An excerpt from the distribution of holy communion during today’s worship service:
Me: The Body of Christ, given for you.
Member: Thank you.
Thank you. What a great response to receiving the great gift of holy communion. In the piety that I learned from my mother and at my childhood congregations, the "appropriate" response to receiving the sacrament was always a firm "Amen." Yet at St John’s by the Gas Station, my internship congregation, I hear many respond with "Thank you" or even "Thanks," a few with "Thanks be to God," and some with the "Amen" to which I am accustomed.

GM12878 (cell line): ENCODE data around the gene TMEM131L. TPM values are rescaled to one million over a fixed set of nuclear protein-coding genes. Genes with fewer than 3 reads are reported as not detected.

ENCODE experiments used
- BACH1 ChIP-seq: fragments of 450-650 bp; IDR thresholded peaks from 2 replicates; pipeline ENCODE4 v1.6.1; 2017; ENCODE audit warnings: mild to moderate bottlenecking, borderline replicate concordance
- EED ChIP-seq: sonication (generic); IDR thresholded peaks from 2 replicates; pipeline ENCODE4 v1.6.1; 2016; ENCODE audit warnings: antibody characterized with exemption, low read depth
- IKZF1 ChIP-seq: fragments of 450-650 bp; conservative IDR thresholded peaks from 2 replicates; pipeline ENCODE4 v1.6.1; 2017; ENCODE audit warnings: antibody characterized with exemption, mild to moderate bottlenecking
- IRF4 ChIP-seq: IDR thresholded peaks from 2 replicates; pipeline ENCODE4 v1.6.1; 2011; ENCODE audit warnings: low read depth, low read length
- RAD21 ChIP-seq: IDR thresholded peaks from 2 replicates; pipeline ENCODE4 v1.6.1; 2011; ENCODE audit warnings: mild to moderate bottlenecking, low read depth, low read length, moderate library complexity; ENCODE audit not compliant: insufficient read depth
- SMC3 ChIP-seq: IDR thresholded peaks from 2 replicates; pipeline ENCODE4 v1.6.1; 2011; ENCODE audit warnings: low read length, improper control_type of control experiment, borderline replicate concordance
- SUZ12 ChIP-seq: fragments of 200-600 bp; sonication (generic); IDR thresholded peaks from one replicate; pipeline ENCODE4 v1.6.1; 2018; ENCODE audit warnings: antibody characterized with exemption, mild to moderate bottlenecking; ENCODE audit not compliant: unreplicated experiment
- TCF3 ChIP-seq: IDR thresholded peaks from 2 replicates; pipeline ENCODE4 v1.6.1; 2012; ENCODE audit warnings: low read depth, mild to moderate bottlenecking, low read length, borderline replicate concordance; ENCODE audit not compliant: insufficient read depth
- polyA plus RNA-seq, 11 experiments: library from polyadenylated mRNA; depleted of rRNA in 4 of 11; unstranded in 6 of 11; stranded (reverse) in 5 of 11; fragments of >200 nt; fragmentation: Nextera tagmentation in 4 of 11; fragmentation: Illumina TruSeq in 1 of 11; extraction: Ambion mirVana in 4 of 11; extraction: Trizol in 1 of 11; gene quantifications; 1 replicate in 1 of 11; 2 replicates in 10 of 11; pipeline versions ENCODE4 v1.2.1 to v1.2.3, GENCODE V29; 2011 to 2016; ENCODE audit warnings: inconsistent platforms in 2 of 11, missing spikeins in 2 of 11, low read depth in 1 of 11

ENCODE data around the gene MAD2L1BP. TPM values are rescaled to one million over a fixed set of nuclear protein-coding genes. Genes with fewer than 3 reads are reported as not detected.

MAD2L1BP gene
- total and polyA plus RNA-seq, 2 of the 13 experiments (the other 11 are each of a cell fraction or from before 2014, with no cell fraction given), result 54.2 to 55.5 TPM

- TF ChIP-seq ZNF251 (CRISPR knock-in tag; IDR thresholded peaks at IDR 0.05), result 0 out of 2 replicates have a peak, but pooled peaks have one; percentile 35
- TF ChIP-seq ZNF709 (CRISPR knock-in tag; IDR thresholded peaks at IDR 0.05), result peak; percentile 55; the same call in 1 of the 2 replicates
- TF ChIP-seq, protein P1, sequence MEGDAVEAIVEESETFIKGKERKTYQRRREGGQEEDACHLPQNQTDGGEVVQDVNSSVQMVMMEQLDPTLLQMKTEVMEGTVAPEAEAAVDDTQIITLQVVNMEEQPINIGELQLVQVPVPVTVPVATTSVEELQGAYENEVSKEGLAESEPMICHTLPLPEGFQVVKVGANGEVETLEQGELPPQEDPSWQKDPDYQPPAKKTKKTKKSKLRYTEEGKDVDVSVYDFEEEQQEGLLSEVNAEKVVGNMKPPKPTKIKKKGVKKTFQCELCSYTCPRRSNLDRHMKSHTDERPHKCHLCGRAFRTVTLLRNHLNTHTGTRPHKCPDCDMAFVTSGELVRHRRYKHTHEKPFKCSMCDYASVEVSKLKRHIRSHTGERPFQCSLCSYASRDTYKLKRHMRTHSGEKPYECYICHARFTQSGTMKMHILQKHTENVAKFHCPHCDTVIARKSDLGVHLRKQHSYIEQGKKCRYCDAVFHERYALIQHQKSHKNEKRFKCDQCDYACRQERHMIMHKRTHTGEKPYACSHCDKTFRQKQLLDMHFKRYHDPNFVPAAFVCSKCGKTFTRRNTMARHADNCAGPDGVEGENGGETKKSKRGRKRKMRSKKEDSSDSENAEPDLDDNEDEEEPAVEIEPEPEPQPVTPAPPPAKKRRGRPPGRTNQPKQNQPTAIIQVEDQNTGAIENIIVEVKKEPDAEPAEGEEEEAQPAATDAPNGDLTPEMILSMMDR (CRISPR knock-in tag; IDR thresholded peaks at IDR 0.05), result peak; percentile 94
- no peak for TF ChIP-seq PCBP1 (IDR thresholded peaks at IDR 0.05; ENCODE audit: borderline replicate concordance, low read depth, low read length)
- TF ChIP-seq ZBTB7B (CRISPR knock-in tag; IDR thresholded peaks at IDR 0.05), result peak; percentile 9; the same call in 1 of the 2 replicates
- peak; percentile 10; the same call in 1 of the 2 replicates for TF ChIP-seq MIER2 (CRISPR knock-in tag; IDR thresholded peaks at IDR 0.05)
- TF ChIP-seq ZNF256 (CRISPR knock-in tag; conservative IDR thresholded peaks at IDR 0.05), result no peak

I presume that many of the folks who say "Thank you" were not raised in the same fashion I was raised. Perhaps they were not raised in a liturgical church, or at least not one with a piety that requires a firm "amen" upon receiving the sacrament. Their (perhaps untrained) response of "thank you" speaks to a genuine response of gratitude to receiving a gift, not a learned liturgical refrain prompted by a hymnbook’s rubric.
A piety of gratitude, perhaps, expressed in the ordinary language of our daily lives?